As the November general election approaches, political experts and activists have been discussing the best strategies for getting people involved in the civic process, whether it be through contemporary procedures such as mail-in voting or the ranked voting system, during the coronavirus pandemic.
The District conducted its June 2 primary largely by absentee mail-in ballots, a first, because of the ongoing pandemic. While the process reportedly didn’t go well for a number of District residents because they didn’t get their ballots in the mail, many went to voting centers to cast their ballot, waiting in long lines to do so.
District officials, such as Council members Elissa Silverman (I-At Large) and Charles Allen (D-Ward 6), expressed frustration with the primary process and have vowed to improve not abandon mail-in voting.
Nevertheless, the District utilizing mail-in voting pleases Carla Hanson, the chair of the Oregon Democratic Party, and David T. McDonald, a leader of the Washington state Democratic Party, residents of two states where the process predominates.
“In Oregon, you mail your ballot in and you don’t have to go to a polling station and risk getting infected by the coronavirus,” Hanson said. “Ballots go out from the election board’s offices three weeks in advance by mail and for the ballot to count in an election, it has to be postmarked by 8 p.m. on Election Day. The process has worked well for us since 1998, when we became the first state in the nation to conduct our elections solely by mail. The talk about fraud in mail-in voting is a red herring because your ballot is scanned into the system by a real person, not a machine.”
McDonald has heard about some District residents’ complaints of poor postal service in parts of the city and said Washington state has a way to deal with that.
“In Washington, we have drop-off centers where voters can submit their ballots and not have to deal with the U.S. Postal Service,” he said. “The ballot is deemed valid when marked.”
McDonald notes the one drawback to mail-in voting occurs on election night when official results aren’t readily known because many ballots haven’t been counted at that time, but said “we have grown used to that.”
While mail-in voting has emerged as an alternative to the traditional going to the polls method, the ranked voting system has materialized as a nontraditional way in choosing politicians. Ranked voting, primarily the instant runoff system, consists of a voter identifying their first candidate choice by giving that person a top ranking and their second preference the next and the process goes further on.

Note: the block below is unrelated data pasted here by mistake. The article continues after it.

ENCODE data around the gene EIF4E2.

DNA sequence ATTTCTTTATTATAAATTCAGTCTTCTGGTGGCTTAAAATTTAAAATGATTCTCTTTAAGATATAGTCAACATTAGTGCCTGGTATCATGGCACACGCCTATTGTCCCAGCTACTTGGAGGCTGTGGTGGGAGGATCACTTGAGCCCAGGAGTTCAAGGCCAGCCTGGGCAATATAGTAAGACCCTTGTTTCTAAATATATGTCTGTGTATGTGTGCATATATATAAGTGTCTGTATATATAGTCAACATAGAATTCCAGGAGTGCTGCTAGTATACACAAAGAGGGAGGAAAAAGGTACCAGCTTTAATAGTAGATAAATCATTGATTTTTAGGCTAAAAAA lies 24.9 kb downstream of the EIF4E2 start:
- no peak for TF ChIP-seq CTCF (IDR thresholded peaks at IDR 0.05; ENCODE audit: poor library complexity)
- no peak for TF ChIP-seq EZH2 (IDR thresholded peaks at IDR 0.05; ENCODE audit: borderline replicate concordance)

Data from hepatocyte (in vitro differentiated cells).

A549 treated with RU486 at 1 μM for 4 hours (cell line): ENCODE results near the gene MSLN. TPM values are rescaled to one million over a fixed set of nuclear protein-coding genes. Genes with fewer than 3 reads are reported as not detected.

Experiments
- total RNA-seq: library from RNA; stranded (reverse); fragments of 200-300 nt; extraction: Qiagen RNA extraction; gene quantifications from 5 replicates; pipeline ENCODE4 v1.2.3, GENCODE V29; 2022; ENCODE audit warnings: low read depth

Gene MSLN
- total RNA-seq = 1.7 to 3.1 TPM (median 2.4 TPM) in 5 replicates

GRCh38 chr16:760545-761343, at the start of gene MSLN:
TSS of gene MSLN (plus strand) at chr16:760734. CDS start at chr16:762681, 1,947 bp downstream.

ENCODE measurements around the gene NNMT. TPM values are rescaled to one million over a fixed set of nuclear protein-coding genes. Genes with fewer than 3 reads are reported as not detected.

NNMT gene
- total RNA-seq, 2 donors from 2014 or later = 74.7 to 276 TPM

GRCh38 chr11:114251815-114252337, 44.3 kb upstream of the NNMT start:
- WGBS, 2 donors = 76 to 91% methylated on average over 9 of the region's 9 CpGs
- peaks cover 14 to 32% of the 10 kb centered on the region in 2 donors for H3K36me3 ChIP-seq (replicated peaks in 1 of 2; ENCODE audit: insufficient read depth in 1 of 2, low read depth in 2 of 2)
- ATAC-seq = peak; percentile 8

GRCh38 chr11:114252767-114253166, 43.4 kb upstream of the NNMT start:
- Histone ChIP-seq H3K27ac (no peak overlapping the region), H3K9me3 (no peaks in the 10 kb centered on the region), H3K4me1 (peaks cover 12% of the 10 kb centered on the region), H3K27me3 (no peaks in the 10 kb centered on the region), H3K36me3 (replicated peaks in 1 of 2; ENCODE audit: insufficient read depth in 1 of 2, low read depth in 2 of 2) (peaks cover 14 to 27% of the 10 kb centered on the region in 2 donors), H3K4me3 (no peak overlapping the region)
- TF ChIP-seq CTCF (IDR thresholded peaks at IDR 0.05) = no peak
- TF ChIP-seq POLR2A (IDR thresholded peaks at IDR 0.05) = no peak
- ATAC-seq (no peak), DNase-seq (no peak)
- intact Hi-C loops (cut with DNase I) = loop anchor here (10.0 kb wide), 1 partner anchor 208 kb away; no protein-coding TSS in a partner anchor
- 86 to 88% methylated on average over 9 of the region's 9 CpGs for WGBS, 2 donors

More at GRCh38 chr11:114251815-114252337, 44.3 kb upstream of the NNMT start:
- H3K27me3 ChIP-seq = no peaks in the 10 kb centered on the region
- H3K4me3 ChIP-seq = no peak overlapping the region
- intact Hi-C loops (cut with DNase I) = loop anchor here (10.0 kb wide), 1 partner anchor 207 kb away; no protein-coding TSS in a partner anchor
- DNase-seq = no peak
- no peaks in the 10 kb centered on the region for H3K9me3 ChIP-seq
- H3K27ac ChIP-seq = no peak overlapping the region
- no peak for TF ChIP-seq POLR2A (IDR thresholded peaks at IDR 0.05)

If a candidate gets 50 percent or better in a ranked voting-instant runoff system, that person wins the election. If not, the candidate with the least amount of support becomes eliminated from contention and the process proceeds along those lines until someone gets 50 percent or better.
Rob Richie, co-founder and CEO of FairVote, a nonprofit which promotes ranked voting, said the method “is a part of electoral reform throughout the country.”
“Ranked voting changes the dynamics between the candidate and the voter,” Richie said. “If your first option loses, you will still have a stake with the winner if you voted for them within your rankings. That forces candidates to reach out to everyone for support.”
In the District, Council member David Grosso (I-At Large) has authored a bill, the Ranked Choice Voting Amendment Act of 2019, that would mandate that method in the city’s elections.
Leigh Chapman, program director of voting rights for The Leadership Conference on Civil and Human Rights, said whether its mail-in voting or ranked voting, “people voting, period, is the key.”
“We want to make sure that elections are free, fair and accessible,” Chapman said. “We at the Leadership Conference believe that the vote by mail option is critical and essential. Voters must have a wide range of options. People of color don’t trust the mail. However, standing in line for a long time to vote increases the chance of someone getting COVID-19. That is voter suppression.
“Even when you have voting centers, that means precincts in low-income and minority neighborhoods tend to be closed,” Chapman said. “Despite that, people must vote in the November election because it gives citizens a voice in their government.”